Modern Counsel: Was it difficult to transition in-house after more than two decades in private practice?
Todd Woelfer: I was a generalist during my time at May Oberfell Lorber, and that flexibility is essential in-house. I had been an outside GC for Coachman Industries, another publicly traded recreational vehicle (RV) company for several years. With that and a great deal of other RV-related legal work, the transition to Thor was a very natural extension of my career.
MC: You started in recreational vehicles right when the recession hit. What did the industry look like at that time?
TW: Brutal. Few industries were hit as hard as we were. About 85 percent of the RV business is within 90 miles of where I’m sitting in Elkhart, Indiana, so I saw the impact up close.
MC: You could have gone back to private practice or found in-house work in another industry. Why stay in one that was struggling?
TW: Because Thor called. I knew about the company and its people. We have a unique and truly decentralized business model that drove profitability even during the recession. We don’t make RVs; we own companies that do. We empower our subsidiaries to set their own course with our input and guidance. This enables them to be nimble and react to economic situations and world events that impact the industry. I was also drawn to the people. I knew of the outstanding reputations of Thor’s leaders.
MC: Why is that decentralized model so important?
TW: Our subsidiaries actually compete against each other. This drives our success because it empowers and motivates our management teams. They don’t wait for directives from on high. They have to take ownership. We buy successful companies with solid management teams, so the idea of supplanting the management of the companies at the corporate level is inconsistent with our model.
MC: Talk more about that competition.
TW: It’s fierce. We’re publicly traded, and our major competitor, Warren Buffet’s Forest River, is a subsidiary of a publicly traded company, so they don’t see the same regulatory burden and disclosure compliance issues that we do. Our competition’s headquarters is five miles from ours in this small Indiana community full of entrepreneurs with great vision. It’s an interesting and fun place to live and work.
MC: Thor has a long history of acquisitions in the United States. Are you expanding internationally?
TW: The whole industry is behind the curve internationally, but as commerce becomes more global, that’s the undeniable future for us. We’re taking dedicated steps to do that, but there are unique legal and operational challenges.
MC: Which ones stand out?
TW: Some of the biggest markets pose unique obstacles. There are strong regulations against RVs on roads in China, for example. That’s obviously a problem for us.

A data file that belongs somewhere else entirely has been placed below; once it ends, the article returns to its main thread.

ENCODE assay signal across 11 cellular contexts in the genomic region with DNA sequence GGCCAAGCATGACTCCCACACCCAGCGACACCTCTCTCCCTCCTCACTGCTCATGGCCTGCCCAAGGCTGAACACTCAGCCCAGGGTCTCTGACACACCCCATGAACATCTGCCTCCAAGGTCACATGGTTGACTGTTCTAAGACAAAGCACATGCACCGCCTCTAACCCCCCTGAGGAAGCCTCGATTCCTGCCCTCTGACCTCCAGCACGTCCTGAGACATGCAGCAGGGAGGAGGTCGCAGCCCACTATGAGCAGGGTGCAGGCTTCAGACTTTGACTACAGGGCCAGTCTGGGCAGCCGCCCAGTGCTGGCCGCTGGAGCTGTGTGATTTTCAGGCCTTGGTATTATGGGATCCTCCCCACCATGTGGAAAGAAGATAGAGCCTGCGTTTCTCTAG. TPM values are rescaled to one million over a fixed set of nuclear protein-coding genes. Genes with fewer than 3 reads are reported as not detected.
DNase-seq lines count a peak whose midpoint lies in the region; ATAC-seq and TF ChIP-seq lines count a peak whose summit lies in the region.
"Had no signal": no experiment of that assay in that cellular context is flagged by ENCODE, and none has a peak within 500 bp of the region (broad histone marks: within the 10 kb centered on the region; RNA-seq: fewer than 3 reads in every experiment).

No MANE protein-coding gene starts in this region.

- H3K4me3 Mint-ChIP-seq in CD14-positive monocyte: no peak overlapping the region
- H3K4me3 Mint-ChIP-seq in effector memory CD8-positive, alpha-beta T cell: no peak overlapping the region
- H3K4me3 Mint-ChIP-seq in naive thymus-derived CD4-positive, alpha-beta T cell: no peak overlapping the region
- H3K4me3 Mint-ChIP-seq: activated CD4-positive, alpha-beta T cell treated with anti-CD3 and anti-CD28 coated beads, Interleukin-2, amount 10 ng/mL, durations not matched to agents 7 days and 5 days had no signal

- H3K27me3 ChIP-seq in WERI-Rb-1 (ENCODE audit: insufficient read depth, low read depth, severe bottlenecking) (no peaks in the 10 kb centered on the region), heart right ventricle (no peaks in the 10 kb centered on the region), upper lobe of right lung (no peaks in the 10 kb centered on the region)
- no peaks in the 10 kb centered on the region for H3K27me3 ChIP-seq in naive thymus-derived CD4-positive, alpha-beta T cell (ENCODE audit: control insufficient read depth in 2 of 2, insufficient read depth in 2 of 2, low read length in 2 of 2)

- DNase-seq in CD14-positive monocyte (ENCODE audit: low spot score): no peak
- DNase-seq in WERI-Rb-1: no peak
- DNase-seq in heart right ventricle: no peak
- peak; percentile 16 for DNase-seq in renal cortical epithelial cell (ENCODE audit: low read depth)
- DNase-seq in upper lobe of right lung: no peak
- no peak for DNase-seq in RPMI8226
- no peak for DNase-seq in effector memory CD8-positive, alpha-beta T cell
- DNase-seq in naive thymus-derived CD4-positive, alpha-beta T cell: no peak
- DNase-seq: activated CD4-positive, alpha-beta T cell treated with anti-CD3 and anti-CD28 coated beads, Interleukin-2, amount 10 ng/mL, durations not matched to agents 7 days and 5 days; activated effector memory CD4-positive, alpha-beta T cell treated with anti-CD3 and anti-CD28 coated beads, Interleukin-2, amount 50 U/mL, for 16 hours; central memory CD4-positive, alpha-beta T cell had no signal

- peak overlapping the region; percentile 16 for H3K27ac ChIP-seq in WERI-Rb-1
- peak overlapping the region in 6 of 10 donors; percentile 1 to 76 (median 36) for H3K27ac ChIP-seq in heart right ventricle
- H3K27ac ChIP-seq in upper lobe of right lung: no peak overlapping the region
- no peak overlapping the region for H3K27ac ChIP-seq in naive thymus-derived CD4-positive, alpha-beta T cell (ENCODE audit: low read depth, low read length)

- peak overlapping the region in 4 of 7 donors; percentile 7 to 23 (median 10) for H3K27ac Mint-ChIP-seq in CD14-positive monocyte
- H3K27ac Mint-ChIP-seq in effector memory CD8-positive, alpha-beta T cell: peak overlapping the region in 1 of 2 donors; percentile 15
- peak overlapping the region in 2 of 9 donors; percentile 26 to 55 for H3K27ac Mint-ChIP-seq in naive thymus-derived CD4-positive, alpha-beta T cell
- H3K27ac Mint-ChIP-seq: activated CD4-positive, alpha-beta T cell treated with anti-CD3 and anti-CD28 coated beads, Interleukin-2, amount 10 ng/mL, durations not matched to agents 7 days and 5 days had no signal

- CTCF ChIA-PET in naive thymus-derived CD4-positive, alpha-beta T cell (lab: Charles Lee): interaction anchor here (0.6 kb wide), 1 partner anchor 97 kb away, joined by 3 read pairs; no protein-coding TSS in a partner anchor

MC: Is there any way around that?
TW: We’re working with our partners in various regions of the world with the goal of opening up those markets for our products. The markets are developing, which presents a great opportunity for our industry.
MC: What is legal’s role in this growth?
TW: Assuring compliance and managing our contractual relationships are two big roles for legal. For example, as a publicly traded company, we are subject to the Foreign Corrupt Practices Act and have developed a robust program to ensure compliance.
MC: Do you expect Thor’s pattern of acquisitions to continue?
TW: We are an opportunistic acquirer, so part of the answer to that question depends on the opportunities that the market presents. Our performance has lead to the generation of cash, which makes capital allocation an important element of our strategic planning. But we do see opportunities on the horizon.
MC: It’s obvious that you work closely with the business side. Was that intentional?
TW: This was very important to me when I considered taking the position. My original interests were in the business world, as I wanted to pursue a career in investment banking. Today, the best part of my job is that I work for a CEO and a board that welcomes the GC’s voice in the boardroom and in strategic discussions. I’m fortunate to be one of four executive managers who work together to form a great team.
MC: What is the structure of your legal team?
TW: We have four other lawyers who have meaningful RV industry experience. We all came from private practice and spent time representing RV companies. Between the five of us, we have more than 80 years of relevant industry experience, which positions us to partner with our strategic leaders to help reach our goals. When it comes to managing this team, I have a simple philosophy: I ensure I have high-integrity people who have the talent to excel, and then I let them do their jobs.
MC: Other companies your size would have a bigger staff. How do you stay on top of the workload?
TW: With more than $3.2 billion in sales for our last fiscal year, legal department statistics suggest we should be a bigger team, but our team is strong enough to handle the work. We’ve actually brought a great deal of work in-house that we once sent outside. We were spending money to do work that I knew our team was capable of doing, and it’s part of my obligation to our shareholders to find more effective, more cost-efficient ways to do things.
MC: What’s in store for 2015 and beyond?
TW: Our industry is on an incredible run right now. The demographics suggest a continuation. We’ve got baby boomers buying RVs, and we have younger people becoming more engaged. The strength of our market and the quality of our product offerings is better than it’s ever been. I see more growth for Thor and for our industry.